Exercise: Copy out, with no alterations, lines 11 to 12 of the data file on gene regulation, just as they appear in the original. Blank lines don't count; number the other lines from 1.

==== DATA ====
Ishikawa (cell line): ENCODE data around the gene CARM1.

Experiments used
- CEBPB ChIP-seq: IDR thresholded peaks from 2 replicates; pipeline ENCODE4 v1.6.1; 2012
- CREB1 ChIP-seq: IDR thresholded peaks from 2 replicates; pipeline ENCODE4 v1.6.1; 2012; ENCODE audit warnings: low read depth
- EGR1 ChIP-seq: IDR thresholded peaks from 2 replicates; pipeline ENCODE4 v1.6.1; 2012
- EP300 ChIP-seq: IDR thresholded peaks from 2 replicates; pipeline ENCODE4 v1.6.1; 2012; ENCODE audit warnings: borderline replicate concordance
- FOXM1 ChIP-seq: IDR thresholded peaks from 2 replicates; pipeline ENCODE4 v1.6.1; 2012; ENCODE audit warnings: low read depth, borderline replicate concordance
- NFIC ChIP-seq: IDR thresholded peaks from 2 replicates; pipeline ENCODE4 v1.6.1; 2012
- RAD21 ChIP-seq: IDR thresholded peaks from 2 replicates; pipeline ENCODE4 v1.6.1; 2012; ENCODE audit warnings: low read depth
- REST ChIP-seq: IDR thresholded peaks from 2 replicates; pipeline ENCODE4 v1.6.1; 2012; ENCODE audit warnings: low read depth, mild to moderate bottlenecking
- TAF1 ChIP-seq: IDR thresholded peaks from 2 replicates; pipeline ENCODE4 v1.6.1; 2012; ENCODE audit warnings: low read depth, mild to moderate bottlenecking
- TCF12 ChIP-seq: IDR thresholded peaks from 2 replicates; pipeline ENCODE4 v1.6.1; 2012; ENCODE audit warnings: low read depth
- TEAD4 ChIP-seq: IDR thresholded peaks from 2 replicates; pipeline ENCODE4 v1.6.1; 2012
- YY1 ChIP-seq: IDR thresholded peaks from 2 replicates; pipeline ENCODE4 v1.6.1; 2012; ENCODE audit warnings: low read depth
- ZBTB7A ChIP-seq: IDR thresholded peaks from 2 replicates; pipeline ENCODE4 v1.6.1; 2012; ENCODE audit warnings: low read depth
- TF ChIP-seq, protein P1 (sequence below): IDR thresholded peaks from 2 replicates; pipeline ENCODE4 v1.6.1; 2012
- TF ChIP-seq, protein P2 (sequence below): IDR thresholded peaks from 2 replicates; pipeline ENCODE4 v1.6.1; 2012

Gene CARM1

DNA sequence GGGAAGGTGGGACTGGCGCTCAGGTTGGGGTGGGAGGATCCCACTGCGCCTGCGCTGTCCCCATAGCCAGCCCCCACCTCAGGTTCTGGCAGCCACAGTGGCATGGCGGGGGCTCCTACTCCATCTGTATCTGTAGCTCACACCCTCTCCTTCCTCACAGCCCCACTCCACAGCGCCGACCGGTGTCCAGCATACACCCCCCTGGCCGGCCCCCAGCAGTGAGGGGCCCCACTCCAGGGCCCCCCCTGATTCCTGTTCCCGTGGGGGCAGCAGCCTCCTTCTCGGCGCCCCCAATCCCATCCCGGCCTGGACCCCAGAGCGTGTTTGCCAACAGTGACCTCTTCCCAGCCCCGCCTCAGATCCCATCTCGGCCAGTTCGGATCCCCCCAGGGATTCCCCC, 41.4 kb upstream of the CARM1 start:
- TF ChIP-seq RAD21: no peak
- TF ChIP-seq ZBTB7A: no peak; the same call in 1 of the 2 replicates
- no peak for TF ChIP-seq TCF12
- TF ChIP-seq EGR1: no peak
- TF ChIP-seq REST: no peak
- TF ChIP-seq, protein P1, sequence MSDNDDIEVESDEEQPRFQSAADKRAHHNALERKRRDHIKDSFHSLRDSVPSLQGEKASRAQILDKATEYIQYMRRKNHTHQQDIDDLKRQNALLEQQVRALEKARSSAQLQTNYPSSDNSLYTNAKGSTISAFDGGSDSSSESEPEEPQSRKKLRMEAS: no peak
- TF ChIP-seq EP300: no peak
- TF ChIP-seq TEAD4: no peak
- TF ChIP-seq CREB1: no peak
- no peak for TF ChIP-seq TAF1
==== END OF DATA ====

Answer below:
- TAF1 ChIP-seq: IDR thresholded peaks from 2 replicates; pipeline ENCODE4 v1.6.1; 2012; ENCODE audit warnings: low read depth, mild to moderate bottlenecking
- TCF12 ChIP-seq: IDR thresholded peaks from 2 replicates; pipeline ENCODE4 v1.6.1; 2012; ENCODE audit warnings: low read depth